When I was a child, I was given quite a few simplistic categorizations that, directly or indirectly, distorted my worldview. A particularly good example is a division of life-forms into animals (life-forms that move) and plants (life-forms that do not move).

However, there are a great many life-forms that do not fit into these two categories. I still remember my feeling of disbelief when first hearing that fungi were not plants—how could that be?


Viewed non-rhetorically, this question shows a common problem of giving misleading criteria when explaining categorizations: what defines these groupings, at least in today’s approach, is degree of common descent—not characteristics like “moves” and “does not move”.

Similarly, how could e.g. a Venus flytrap move? It was a plant—not an animal.

A sub-problem of simplistic categorizations is spurious opposites. For instance, at various times, I was told that sweet and salty were “opposite” tastes, that sweet and sour were “opposite” tastes, and that sweet and bitter were “opposite” tastes. This triple opposite troubled me even as a child, but only over time did I realize that the solution was a faulty categorization, where the idea of “opposite” simply does not make sense—sweet and salty (and sour, and bitter) are different tastes, but they are no more opposite than trousers and skirts.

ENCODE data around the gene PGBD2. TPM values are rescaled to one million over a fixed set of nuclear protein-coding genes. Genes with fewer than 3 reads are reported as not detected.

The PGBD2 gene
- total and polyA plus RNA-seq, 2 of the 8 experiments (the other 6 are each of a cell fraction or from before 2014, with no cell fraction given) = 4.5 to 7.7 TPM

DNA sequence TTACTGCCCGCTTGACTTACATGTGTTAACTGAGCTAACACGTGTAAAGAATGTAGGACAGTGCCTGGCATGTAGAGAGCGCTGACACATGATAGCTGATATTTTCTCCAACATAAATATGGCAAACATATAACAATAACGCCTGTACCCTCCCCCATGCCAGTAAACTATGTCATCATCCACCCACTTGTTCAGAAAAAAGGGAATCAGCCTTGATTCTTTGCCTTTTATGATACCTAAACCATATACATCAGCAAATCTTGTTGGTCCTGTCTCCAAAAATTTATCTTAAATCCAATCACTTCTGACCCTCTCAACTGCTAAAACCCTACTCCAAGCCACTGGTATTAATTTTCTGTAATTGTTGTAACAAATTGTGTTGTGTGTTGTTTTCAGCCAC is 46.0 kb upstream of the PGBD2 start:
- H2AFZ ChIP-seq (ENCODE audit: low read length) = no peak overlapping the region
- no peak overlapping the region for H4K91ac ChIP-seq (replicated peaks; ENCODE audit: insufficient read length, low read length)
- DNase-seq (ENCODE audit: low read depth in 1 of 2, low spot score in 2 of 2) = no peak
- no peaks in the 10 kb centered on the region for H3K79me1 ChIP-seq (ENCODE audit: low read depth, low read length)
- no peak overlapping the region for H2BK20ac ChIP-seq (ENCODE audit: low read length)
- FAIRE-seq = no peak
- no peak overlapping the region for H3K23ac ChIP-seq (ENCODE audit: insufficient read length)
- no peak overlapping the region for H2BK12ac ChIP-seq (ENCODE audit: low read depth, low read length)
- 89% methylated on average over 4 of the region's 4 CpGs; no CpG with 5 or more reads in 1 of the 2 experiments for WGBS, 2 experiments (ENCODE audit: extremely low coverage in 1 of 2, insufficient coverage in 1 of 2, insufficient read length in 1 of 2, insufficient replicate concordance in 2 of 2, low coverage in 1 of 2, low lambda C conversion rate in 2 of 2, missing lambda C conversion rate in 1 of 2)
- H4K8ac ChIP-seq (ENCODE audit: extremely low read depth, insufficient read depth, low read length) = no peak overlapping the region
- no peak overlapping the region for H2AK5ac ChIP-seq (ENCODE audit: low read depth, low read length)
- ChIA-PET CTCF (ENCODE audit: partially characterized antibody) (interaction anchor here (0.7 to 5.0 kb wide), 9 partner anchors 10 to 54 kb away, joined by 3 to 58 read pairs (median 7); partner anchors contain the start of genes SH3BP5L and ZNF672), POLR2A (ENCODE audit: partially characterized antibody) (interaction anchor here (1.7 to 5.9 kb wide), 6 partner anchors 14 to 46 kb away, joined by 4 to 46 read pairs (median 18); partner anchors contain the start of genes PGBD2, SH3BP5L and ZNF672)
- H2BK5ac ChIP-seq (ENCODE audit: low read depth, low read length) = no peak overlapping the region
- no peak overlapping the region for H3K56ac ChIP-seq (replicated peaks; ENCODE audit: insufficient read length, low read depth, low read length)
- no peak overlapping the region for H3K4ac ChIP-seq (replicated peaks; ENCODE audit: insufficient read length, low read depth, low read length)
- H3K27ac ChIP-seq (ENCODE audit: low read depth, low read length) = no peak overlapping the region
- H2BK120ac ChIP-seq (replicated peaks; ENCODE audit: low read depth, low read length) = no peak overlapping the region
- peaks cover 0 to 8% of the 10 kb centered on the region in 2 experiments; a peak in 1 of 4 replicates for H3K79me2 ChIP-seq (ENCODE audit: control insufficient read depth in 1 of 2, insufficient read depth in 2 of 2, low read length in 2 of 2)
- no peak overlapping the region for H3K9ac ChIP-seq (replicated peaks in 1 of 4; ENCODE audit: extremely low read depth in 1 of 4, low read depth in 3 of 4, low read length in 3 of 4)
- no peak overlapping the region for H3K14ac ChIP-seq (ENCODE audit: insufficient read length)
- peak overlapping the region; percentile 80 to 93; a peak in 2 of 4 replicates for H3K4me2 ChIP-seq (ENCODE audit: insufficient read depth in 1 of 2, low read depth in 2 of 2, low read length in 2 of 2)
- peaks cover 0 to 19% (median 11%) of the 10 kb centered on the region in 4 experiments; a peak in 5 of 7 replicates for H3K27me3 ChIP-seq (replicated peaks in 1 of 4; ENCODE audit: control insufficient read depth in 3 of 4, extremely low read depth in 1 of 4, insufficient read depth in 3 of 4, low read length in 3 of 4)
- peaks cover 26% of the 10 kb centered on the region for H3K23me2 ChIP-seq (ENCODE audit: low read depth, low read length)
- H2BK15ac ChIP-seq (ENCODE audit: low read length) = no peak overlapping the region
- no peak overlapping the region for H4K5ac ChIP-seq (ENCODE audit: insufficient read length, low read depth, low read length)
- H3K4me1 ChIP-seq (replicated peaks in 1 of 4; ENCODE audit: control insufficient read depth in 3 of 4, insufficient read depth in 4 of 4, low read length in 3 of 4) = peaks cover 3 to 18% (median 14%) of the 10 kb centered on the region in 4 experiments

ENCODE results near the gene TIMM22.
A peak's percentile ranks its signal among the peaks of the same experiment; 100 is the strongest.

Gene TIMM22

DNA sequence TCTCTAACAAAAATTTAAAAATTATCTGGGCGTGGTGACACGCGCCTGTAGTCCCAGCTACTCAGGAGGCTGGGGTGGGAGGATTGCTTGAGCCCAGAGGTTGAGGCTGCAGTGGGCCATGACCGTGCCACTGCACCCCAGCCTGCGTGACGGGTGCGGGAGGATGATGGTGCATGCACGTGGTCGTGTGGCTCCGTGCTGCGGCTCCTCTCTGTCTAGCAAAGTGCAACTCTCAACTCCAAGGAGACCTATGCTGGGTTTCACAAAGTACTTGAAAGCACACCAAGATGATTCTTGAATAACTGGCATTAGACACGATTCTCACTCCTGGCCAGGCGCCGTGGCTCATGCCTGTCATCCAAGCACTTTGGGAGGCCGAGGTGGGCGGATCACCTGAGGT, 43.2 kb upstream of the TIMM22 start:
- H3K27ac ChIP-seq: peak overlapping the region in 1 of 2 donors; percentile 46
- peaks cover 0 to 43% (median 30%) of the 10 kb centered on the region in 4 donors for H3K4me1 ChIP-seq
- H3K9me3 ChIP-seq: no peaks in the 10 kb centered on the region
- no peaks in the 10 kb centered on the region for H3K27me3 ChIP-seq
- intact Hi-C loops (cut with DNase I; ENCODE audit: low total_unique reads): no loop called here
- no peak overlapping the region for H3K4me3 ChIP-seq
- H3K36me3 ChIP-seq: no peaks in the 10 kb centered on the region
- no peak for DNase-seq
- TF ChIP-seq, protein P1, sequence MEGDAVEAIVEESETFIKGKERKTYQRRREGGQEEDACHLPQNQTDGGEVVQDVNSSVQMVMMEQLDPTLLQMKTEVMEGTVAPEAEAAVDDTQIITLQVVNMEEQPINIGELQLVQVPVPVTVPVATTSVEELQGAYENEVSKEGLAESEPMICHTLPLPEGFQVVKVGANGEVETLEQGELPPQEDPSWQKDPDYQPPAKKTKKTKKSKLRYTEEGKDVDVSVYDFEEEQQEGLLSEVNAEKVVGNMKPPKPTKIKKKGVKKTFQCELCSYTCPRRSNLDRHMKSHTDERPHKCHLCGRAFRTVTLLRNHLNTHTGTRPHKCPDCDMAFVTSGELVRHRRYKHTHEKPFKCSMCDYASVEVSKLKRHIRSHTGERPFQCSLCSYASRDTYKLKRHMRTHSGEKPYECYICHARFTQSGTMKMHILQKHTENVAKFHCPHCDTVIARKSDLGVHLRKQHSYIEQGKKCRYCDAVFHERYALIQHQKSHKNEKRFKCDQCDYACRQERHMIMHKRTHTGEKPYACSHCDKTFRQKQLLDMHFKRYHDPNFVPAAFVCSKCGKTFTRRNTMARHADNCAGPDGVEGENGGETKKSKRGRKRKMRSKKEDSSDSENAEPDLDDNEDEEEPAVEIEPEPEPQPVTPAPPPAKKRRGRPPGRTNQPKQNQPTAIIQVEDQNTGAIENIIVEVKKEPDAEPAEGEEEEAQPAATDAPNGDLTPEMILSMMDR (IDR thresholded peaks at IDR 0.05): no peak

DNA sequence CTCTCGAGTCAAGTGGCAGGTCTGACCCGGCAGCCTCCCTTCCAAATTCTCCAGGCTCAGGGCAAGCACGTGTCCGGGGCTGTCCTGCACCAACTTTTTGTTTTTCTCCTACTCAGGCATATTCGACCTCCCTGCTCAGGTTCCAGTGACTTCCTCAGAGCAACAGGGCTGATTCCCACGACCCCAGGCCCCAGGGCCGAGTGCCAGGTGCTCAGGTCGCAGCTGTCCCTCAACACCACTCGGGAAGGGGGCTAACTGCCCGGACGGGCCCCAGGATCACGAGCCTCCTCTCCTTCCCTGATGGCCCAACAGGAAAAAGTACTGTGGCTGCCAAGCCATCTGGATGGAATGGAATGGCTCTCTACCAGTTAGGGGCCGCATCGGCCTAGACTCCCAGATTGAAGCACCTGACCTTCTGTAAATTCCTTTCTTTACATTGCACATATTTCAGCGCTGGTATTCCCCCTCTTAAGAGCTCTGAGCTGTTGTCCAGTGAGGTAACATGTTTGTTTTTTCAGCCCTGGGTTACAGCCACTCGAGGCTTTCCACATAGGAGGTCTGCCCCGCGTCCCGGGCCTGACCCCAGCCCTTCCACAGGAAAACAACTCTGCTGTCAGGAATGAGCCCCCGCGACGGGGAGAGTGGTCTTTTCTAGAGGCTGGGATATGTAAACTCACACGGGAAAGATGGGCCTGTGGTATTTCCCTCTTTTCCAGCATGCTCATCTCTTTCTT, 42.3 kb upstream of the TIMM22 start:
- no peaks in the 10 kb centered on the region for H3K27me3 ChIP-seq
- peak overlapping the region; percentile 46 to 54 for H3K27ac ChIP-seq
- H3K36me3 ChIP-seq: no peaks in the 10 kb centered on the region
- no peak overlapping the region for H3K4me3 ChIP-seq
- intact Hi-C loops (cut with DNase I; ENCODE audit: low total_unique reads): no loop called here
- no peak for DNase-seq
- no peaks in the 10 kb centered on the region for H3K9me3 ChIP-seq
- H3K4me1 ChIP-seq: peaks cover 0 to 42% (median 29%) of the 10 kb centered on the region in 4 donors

The explanation might be that sugar could be used to counter an unpleasant degree of saltiness/sourness/bitterness, which brought on poor conclusions.

(Umami was not recognized in Sweden at the time, and I do not know how it would have been considered. However, the introduction of a “new” taste at so late a stage is another interesting example of categorization failures.)


Another early impression was that the “most X” of something has the trait of X to an extremely high degree: Seconds are so fleetingly short that they can barely be noticed, a millimeter is almost infinitely little, steel is harder than hard, ... While this is to some part the child’s fault, adult over-focus on the “X” worsens the issue (e.g. “a second is a very, very short time”), and misleading formulations do not help. For instance, a claim like “a second is our smallest unit of time” might or might not be technically true (depending on definitions and point of view), but is misleading if the common use of tenths (hundreds, thousands, whatnot) of a second is not mentioned.